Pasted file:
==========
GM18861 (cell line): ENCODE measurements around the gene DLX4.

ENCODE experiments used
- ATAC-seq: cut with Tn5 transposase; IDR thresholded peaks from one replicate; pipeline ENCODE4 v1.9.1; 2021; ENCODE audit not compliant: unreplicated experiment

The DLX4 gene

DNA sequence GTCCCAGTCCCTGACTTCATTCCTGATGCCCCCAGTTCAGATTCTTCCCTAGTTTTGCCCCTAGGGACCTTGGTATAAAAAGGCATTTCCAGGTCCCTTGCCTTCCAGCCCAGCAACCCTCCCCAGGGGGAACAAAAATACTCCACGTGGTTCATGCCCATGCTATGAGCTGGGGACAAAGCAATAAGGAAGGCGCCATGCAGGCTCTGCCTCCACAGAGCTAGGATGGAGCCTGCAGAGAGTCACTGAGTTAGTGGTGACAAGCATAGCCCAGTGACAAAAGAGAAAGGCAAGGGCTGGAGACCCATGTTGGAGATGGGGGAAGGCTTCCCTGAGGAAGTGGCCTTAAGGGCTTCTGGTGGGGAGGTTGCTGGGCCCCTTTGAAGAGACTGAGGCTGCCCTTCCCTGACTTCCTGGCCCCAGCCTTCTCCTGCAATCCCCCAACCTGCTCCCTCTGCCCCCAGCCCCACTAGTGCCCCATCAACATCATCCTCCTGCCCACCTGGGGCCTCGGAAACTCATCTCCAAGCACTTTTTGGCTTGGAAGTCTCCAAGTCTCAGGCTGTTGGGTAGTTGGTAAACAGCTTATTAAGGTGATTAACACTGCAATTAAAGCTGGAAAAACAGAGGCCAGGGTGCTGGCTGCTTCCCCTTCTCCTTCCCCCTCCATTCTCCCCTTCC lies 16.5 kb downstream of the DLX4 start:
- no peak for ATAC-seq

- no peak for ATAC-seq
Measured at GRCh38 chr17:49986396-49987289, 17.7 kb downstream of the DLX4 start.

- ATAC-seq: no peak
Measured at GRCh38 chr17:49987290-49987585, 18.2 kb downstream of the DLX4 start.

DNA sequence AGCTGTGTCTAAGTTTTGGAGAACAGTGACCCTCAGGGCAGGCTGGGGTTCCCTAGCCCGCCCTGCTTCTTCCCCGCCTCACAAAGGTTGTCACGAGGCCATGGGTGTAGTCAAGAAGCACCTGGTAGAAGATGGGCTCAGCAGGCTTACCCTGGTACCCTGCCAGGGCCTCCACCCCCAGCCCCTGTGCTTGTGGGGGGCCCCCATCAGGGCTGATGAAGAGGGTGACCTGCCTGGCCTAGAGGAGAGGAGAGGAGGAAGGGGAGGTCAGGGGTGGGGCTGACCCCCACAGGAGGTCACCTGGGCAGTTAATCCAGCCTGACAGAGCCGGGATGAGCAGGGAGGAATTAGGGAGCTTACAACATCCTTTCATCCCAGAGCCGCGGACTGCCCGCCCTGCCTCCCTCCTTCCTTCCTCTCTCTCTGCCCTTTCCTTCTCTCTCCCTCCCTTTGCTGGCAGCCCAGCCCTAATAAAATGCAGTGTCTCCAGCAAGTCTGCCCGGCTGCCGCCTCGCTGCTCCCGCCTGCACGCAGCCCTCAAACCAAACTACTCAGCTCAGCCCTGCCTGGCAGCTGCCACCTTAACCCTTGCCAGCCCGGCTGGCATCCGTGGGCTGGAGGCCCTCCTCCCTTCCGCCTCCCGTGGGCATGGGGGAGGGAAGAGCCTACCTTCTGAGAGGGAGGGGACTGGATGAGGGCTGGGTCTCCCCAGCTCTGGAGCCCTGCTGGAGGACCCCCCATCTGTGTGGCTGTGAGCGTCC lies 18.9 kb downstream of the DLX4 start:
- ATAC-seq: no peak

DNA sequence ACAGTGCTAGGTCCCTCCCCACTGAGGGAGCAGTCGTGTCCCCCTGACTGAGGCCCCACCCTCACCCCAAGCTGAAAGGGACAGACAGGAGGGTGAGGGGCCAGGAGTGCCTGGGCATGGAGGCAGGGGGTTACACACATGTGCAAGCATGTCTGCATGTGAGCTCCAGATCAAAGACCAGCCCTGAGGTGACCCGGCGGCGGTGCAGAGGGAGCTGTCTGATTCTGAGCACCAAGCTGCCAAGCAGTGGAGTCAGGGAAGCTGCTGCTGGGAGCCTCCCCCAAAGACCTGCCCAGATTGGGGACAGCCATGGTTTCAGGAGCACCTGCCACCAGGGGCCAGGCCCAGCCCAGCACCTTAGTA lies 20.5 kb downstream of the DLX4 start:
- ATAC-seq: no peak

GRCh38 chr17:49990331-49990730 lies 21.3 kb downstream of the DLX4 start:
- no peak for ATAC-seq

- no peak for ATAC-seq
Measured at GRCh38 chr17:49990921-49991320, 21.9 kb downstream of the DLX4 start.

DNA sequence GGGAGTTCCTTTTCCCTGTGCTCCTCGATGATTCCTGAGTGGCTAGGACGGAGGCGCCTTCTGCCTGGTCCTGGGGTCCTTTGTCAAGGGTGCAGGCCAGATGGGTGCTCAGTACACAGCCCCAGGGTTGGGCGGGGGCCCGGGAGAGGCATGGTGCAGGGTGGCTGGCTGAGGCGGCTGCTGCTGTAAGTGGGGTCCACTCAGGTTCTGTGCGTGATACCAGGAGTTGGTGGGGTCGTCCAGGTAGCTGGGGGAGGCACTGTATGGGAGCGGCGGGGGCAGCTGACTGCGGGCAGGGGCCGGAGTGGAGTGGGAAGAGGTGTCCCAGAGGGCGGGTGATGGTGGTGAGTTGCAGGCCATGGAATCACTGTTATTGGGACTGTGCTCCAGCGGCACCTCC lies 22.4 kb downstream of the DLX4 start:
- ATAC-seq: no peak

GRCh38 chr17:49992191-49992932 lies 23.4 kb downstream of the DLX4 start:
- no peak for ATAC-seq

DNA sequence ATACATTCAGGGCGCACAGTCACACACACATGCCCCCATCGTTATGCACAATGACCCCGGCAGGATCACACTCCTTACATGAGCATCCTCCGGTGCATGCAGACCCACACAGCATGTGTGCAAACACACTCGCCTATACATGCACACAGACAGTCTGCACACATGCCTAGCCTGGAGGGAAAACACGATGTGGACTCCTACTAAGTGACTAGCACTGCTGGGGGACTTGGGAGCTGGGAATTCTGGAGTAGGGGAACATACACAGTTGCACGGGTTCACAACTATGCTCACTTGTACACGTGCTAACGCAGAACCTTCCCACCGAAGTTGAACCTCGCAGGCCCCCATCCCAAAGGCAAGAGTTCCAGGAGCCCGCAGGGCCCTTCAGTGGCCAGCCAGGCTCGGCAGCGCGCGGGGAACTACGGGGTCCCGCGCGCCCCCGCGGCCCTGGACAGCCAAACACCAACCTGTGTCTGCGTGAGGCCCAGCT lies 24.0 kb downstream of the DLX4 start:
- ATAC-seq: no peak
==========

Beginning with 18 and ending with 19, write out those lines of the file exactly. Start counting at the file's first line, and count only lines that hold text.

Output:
Measured at GRCh38 chr17:49990921-49991320, 21.9 kb downstream of the DLX4 start.

DNA sequence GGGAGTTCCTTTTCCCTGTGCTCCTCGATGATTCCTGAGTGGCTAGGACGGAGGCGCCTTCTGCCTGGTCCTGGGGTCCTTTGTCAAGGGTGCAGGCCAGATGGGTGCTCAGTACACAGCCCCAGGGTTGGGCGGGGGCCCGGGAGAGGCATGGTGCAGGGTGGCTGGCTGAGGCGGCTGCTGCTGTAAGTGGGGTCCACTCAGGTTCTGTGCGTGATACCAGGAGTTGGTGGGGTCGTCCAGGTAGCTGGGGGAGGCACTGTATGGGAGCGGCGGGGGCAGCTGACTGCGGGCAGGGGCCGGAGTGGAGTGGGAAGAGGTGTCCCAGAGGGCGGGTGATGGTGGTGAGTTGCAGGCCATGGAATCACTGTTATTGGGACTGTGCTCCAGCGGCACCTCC lies 22.4 kb downstream of the DLX4 start: